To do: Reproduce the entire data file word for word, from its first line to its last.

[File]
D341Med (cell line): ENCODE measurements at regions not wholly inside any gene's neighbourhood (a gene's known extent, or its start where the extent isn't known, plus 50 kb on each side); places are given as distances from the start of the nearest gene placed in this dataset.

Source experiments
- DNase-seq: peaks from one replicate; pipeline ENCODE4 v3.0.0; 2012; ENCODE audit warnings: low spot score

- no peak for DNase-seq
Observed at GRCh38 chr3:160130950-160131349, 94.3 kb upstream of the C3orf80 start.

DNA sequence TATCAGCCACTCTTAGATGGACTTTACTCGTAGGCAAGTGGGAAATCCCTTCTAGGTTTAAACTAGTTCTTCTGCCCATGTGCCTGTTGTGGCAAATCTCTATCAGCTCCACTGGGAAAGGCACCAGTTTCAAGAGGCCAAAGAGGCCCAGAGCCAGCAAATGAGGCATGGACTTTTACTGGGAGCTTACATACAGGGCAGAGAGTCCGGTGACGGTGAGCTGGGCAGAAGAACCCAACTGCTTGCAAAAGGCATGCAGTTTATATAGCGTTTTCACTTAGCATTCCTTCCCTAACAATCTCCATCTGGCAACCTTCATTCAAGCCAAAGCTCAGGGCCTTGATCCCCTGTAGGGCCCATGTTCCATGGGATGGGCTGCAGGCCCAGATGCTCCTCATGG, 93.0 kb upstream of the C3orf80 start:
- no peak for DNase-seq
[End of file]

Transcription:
D341Med (cell line): ENCODE measurements at regions not wholly inside any gene's neighbourhood (a gene's known extent, or its start where the extent isn't known, plus 50 kb on each side); places are given as distances from the start of the nearest gene placed in this dataset.

Source experiments
- DNase-seq: peaks from one replicate; pipeline ENCODE4 v3.0.0; 2012; ENCODE audit warnings: low spot score

- no peak for DNase-seq
Observed at GRCh38 chr3:160130950-160131349, 94.3 kb upstream of the C3orf80 start.

DNA sequence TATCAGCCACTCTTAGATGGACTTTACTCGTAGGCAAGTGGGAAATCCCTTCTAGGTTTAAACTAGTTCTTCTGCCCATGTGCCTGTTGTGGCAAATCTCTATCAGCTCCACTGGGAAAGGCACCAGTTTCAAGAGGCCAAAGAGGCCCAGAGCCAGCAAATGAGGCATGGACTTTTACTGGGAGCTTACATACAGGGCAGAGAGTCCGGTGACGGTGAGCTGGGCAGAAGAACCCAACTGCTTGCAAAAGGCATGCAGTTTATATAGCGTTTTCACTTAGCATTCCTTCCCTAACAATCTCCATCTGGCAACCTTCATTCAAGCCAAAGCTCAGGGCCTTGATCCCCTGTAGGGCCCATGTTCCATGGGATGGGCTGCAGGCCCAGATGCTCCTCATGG, 93.0 kb upstream of the C3orf80 start:
- no peak for DNase-seq